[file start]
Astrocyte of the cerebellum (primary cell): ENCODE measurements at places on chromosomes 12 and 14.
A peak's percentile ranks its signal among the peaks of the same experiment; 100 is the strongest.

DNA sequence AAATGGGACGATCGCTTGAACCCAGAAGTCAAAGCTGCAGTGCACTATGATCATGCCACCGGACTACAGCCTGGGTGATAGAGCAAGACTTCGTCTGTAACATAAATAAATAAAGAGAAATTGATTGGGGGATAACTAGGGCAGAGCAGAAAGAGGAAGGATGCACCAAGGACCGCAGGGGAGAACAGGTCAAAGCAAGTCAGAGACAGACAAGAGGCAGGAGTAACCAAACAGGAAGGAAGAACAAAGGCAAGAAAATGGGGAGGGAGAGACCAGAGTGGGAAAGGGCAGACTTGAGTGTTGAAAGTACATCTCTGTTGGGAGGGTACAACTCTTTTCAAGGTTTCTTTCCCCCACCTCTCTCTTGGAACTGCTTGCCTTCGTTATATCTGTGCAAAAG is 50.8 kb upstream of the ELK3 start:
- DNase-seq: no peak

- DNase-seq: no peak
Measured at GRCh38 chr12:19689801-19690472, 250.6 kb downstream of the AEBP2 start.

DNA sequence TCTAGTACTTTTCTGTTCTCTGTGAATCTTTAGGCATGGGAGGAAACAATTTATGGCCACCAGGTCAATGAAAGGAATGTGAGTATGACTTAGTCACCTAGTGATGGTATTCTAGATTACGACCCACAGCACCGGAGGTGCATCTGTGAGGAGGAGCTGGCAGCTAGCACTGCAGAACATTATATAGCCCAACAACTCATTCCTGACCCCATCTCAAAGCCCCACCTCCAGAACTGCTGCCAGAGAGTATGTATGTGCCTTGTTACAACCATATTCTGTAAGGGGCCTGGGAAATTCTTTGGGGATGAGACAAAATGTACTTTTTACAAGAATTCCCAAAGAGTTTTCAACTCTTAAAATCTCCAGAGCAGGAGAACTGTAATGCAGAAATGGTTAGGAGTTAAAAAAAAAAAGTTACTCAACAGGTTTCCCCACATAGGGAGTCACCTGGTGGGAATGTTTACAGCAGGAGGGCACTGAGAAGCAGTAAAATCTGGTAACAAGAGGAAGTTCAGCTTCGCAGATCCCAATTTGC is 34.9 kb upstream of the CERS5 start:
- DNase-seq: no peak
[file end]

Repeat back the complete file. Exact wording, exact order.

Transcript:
Astrocyte of the cerebellum (primary cell): ENCODE measurements at places on chromosomes 12 and 14.
A peak's percentile ranks its signal among the peaks of the same experiment; 100 is the strongest.

DNA sequence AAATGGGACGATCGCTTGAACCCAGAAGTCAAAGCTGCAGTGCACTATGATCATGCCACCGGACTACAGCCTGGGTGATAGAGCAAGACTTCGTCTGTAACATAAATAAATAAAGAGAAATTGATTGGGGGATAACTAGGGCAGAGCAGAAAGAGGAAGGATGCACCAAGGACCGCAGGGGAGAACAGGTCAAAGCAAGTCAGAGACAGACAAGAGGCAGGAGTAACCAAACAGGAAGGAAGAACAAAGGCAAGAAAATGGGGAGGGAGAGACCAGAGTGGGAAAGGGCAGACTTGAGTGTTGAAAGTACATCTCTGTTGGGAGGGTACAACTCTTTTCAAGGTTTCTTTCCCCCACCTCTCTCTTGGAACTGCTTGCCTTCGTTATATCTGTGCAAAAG is 50.8 kb upstream of the ELK3 start:
- DNase-seq: no peak

- DNase-seq: no peak
Measured at GRCh38 chr12:19689801-19690472, 250.6 kb downstream of the AEBP2 start.

DNA sequence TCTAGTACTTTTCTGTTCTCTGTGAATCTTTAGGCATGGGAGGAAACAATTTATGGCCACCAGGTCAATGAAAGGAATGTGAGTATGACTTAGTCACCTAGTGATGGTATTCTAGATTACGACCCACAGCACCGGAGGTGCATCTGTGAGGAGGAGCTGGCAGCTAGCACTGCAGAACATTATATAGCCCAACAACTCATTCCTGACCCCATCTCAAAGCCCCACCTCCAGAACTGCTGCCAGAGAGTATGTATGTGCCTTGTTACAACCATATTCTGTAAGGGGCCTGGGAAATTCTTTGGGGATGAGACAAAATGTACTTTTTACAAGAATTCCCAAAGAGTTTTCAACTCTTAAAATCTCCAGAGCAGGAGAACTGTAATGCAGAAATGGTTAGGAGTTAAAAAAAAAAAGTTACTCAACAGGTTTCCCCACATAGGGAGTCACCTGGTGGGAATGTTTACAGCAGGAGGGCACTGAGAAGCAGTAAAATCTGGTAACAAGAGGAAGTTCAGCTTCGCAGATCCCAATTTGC is 34.9 kb upstream of the CERS5 start:
- DNase-seq: no peak